By KATHRYN FLAGG
ADDISON COUNTY — The latest place to be hard hit by rising food and fuel prices?
The school cafeteria.
As costs are driven up by shrinking student populations and hefty fuel surcharges on food deliveries, many county schools are facing increasingly large deficits in their hot lunch programs — prompting several to hike prices this year from seven to 15 percent.
For the parents of the roughly 51 percent of all schoolchildren who eat hot lunch on any given day, those increased prices add up.
“The (school) boards have been briefed that this is seriously a belt-tightening year,” said Greg Burdick, the business manager for the Addison Northeast Supervisory Union (ANeSU). Five of the district’s six schools saw lunch price increases this year. “The boards all know that it’s going to be a tough year for hot lunch and a tough year for our budget.”
Burdick said that he didn’t know if price increases were any steeper this year than they’d been in the past — but he did say that increases weren’t as “spotty” as they had been in previous years, when they typically occurred at just one or two schools a year.
But even increased prices cannot fully “true” the mounting hot lunch program deficits facing some local schools — deficits that could creep as high as an estimated $70,000 at Bristol’s Mount Abraham Union High School. Mount Abe raised school lunch prices 40 cents to $3.
Outside of the ANeSU, other schools in the county have seen prices rise this year as well.
At Middlebury Union High School, lunch prices are up a quarter to $2.25 per meal. Vergennes Union High School saw prices increase from $1.75 to $2.
BRIDGING THE GAP
Students whose families qualify for reduced-price or free lunches are not affected by the price increases; the cost of a reduced-price lunch held steady at 40 cents this year.
Eligibility for reduced price or free lunches is based on a family’s size and income. For example, a family of four qualifies for free lunches if household annual income falls under $27,560 a year, and for the reduced lunch program if the household income is $39,220 or less.
The child nutrition programs offer much-needed assistance for many families with children attending local schools. At Bristol Elementary School, around 46 percent of the school’s 292 students last year qualified for free or reduced lunches. Twenty percent of students at MUHS were eligible last year, as were 22 percent of high school students at Mount Abe.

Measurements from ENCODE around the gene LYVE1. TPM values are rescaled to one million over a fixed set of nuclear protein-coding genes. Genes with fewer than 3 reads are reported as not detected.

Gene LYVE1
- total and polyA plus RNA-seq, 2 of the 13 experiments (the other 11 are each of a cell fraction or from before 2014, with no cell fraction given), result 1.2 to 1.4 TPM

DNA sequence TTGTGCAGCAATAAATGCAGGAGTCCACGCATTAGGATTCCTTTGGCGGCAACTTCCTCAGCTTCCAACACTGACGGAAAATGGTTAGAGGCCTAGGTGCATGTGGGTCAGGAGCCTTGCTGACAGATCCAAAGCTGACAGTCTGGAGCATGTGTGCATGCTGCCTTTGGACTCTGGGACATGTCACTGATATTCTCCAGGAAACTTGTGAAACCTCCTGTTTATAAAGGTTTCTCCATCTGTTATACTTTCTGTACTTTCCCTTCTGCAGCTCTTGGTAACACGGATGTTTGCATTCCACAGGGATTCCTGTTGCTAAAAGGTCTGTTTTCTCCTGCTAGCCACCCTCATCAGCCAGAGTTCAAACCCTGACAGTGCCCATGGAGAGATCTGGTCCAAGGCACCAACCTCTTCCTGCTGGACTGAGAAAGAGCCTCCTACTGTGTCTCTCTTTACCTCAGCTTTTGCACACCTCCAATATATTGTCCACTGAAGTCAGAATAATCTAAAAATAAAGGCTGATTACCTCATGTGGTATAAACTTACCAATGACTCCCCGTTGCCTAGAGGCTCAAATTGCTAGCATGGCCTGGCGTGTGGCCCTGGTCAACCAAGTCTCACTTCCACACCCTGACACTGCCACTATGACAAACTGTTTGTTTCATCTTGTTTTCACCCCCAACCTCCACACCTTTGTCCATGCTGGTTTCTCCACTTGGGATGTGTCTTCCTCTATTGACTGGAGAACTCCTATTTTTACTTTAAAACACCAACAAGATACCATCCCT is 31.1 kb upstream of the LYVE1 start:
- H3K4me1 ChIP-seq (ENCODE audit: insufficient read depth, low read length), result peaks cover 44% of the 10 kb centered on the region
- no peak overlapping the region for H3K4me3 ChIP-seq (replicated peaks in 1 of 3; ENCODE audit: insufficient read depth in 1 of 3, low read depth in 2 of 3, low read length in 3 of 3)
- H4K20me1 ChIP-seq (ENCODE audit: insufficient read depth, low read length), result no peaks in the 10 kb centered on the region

These numbers are roughly consistent with statewide figures. Of the total lunches served, according to Jo Busha, the director of child nutrition at the Vermont Department of Education, 58 percent are served to students who pay the full price. Ten percent are served at the reduced fare, and 32 percent of students receive free lunches.
And this year, all students who qualify for some form of lunch assistance — both free and reduced rates — will be eligible for free breakfasts at local schools.
With registrations for lunch assistance still trickling in, Busha said that it’s too soon to tell whether or not the school nutrition programs will see higher enrollments this year — though she said it’s possible, considering economic pressures facing families.
“Occasionally we hear sometimes that parents are reluctant to apply because they think that somehow this is drawing money out of the town school district’s coffers,” she said. “That’s not true. It all comes from federal funds. It’s money that Vermont can pull from Washington.”
And because of the way federal funding for these lunch programs falls out, MAUHS school board member Lanny Smith explained, the schools actually receive more money for assisted lunches than they do from students paying the “full” lunch price.
Busha feels strongly school lunches are important components of a school’s offerings — and that the benefits to students far outweigh the costs to school districts.
“Kids who eat school lunch and breakfast have better overall nutrient intakes than kids that each lunch from any other source,” Busha said, including those who choose to bring their lunches from home. “It’s planned to be balanced.”